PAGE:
The Passport has a few features that’ll serve you on an adventure, but none that really stand to differentiate if from the Pilot. Sure, the shortened rear end results in a slightly better departure angle of 27.6 degrees to the Pilot’s 20.8, but if you’re testing out departure angle, you’re likely already putting your Passport through a scenario in which trail damage is likely, given its lack of suspension travel and weak approach and breakover angles.
Additionally, Honda advertises that in AWD-guise the Passport offers 0.8 inches of additional ground clearance over the Pilot, but what they fail to mention is that both vehicles actually have less ground clearance than the humble CR-V, which has 8.2 inches to the Passport’s 8.1 and the Pilot’s 7.3.
The Passport does come with covered storage located under the rear cargo floor, and Touring and Elite models come with roof rails that are ready to accept accessory crossbars and whatever racks or carriers you want to attach to them. Additionally, the Passport can tow up to 5,000 pounds if you opt for the towing package, which is enough to pull a small boat, camp trailer or a toy trailer. Finally, it’s worth mentioning again the Passport’s abundance of interior storage cubbies, which have real benefits on an adventure, as there’s a place for all your road-trip necessities like snacks, water bottles, mobile devices and cameras, allowing you to stay organized on the road.
Don’t get me wrong — the Passport is a very competent vehicle. If you’re interested in a highly practical midsize SUV, but don’t want the minivan-vibes put off by the Pilot and its third-row seat, you’ll find a lot to love about the Passport. It’s got a great powertrain, returns good fuel economy, and covers all the bases in terms of safety features and amenities. All that said, outdoor adventure marketing and overlanding are huge right now, and Honda seems to want a piece of that pie without really investing development dollars into a vehicle with genuine off-road cred (and in their defense, this would be a huge investment). So while 25 mpg, automatic high beams, a high-resolution backup camera, adaptive cruise control and the like make a strong case for the Passport as an on-road vehicle, its highway tires, massive 20-in wheels, and pavement-oriented suspension and AWD system all make a weak case for it as an off-road vehicle, despite the commercials and social media campaigns that encourage you to think otherwise. Find a Honda Passport for sale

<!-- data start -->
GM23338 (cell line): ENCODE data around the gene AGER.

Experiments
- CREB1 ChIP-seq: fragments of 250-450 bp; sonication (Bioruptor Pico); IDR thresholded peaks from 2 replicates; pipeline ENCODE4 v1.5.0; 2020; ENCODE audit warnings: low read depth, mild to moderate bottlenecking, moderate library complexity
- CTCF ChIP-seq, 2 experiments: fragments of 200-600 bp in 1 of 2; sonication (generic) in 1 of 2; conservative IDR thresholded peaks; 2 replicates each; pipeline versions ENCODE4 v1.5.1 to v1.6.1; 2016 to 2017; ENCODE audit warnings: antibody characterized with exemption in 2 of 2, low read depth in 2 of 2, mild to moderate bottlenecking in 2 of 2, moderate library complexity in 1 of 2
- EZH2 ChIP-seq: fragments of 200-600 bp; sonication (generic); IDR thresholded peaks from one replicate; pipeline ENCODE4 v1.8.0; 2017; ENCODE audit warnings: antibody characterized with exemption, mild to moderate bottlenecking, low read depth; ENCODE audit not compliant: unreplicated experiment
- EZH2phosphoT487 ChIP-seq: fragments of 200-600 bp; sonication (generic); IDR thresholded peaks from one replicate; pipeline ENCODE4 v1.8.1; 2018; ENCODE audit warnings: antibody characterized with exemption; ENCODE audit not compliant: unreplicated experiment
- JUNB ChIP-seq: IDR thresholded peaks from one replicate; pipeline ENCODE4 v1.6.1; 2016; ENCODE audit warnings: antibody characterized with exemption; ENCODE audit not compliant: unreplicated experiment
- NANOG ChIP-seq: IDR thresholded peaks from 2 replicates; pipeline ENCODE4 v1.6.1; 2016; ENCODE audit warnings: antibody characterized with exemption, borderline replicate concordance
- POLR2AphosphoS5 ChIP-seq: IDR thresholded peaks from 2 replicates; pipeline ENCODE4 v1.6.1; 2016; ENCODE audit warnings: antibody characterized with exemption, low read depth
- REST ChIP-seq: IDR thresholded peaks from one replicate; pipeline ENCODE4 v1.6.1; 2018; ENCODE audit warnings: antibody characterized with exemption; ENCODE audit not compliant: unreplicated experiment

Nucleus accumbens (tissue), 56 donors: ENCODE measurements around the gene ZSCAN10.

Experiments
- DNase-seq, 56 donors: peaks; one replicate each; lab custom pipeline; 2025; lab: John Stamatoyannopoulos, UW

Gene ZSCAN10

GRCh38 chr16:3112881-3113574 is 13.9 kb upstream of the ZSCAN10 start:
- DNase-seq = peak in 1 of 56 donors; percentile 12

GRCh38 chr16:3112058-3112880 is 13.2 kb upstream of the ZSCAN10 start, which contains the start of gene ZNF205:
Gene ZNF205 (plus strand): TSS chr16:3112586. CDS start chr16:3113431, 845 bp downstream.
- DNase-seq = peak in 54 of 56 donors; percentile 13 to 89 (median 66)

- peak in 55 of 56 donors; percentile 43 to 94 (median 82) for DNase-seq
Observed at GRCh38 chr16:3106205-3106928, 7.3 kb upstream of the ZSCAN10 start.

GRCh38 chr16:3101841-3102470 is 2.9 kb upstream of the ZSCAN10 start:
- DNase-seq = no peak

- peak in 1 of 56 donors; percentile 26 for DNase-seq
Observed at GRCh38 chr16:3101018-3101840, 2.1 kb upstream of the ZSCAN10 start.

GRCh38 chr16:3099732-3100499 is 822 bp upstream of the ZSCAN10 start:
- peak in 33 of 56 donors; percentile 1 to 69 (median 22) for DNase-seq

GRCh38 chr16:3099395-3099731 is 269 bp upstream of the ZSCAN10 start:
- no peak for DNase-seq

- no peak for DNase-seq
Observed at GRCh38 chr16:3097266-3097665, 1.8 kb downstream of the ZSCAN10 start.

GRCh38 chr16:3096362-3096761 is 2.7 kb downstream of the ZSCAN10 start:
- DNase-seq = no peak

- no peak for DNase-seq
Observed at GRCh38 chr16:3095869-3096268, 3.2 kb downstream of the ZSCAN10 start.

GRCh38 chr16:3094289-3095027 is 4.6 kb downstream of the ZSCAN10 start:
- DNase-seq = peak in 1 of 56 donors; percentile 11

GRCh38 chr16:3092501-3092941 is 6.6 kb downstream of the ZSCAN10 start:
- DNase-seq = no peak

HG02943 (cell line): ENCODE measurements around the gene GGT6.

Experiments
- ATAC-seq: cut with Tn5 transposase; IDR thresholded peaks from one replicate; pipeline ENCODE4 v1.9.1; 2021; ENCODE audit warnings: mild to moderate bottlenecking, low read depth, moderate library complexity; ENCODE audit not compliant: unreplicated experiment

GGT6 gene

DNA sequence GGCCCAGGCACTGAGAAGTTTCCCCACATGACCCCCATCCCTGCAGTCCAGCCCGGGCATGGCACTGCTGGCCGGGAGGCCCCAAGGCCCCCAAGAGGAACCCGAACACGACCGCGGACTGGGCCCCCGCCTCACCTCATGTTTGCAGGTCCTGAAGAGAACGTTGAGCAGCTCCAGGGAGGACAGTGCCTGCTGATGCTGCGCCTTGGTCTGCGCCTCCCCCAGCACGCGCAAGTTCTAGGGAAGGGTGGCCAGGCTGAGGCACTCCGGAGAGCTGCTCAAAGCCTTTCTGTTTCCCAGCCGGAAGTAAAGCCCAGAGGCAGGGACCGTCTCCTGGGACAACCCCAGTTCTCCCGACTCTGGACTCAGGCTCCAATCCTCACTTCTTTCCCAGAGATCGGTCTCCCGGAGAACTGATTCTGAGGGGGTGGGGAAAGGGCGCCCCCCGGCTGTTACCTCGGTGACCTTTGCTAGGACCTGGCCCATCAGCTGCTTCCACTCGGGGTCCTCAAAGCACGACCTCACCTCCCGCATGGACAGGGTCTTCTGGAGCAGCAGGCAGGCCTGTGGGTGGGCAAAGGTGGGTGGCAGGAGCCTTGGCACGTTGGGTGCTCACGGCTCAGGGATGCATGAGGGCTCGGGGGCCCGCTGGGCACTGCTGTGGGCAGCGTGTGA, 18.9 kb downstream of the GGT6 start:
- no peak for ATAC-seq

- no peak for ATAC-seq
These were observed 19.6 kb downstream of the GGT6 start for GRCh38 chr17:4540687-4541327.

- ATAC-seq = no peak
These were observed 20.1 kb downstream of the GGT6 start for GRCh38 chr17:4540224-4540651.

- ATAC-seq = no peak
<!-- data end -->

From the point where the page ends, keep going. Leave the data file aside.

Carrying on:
Chris O’Neill grew up in the Rust Belt and now lives in Salt Lake City, Utah. He worked in the auto industry for awhile, helping Germans design cars for Americans. Follow him on Instagram: @MountainWestCarSpotter.
MORE FROM OVERSTEER:
Video | The 1998 Lincoln Navigator Was the First Big Luxury SUV
Video | The 2003 Audi RS6 Is Amazing and Horribly Unreliable
Autotrader Find: 1994 Porsche 911 RS America With 5,200 Miles